Feb 09, 2017 10:35 AM EST
Placing Disadvantaged Students in Quality Schools Improve Loan Repayment Rate [Video]
Placing disadvantaged students in quality schools is one way of improving repayment rate of student loans. They should have good-paying jobs in order to repay their debt. Without a good job, they cannot repay their loans on time.
Students in the United States can avail of student loan. They receive government support for all school expenses including books, board and lodging and clothing allowance on top of tuition fees. The problem was repayment of loans. Almost one-half of the total number of students with loans was not able to pay back, according to The Wall Street Journal.
In order to pay back their loans, the students must have well-paying jobs after graduation. The problem was many of the students were not able to find employment. As a result, they were not able to repay their student loan from the government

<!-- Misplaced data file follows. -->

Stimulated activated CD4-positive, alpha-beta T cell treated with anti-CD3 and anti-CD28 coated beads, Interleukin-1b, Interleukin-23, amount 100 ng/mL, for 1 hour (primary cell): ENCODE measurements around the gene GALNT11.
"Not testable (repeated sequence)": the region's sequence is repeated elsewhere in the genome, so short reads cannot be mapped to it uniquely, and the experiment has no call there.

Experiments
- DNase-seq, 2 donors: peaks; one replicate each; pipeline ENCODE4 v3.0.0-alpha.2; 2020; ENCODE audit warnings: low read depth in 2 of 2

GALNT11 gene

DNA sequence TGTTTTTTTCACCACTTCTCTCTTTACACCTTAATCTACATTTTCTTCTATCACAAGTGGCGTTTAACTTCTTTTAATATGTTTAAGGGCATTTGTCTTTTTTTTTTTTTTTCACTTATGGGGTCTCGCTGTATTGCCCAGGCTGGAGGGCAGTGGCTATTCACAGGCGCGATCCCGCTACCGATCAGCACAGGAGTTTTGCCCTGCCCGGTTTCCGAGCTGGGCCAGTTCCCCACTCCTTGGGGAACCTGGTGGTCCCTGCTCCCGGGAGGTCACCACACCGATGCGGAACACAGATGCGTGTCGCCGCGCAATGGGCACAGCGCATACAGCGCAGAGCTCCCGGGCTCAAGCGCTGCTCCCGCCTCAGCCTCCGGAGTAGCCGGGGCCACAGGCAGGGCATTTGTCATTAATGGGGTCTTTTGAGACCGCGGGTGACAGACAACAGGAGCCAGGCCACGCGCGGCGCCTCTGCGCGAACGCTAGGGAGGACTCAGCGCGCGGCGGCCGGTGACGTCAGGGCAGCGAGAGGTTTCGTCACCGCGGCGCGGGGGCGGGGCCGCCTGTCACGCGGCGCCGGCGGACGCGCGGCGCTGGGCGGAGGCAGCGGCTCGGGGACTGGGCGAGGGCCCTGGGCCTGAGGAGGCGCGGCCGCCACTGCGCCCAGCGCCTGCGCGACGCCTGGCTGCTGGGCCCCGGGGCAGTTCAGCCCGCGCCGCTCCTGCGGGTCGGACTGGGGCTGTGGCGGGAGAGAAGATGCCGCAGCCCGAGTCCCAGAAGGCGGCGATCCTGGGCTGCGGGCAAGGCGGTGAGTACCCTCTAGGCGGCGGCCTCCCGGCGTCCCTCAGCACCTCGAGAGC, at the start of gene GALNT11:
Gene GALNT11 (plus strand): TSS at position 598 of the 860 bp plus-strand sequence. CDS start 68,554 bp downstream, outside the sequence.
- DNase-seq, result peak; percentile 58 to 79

Companies are expected to help these students get a job after graduation by prioritizing them. They should also be sent to study in schools known for high quality of education. This will give them an edge over other job applicants. Disadvantaged students will benefit from graduating in a recognized school, according to Diverse Issues in Higher Education.
Schools could be classified according to economic opportunity of its graduates. There are schools whose graduates were preferred by employers. Disadvantaged students who graduated from a school with high income opportunity tended to get good-paying jobs as well.
Harvard University, Massachusetts Institute of Technology, California Institute of Technology, and Yale University topped the list of schools with most preferred graduates by employers, according to Forbes. These schools are selective so students should find one that is not but which graduates were mostly employed.
Disadvantaged students who graduated from these schools were known to get good job. Placing disadvantaged students in these schools might result to high repayment rates of student loans.
Join the Conversation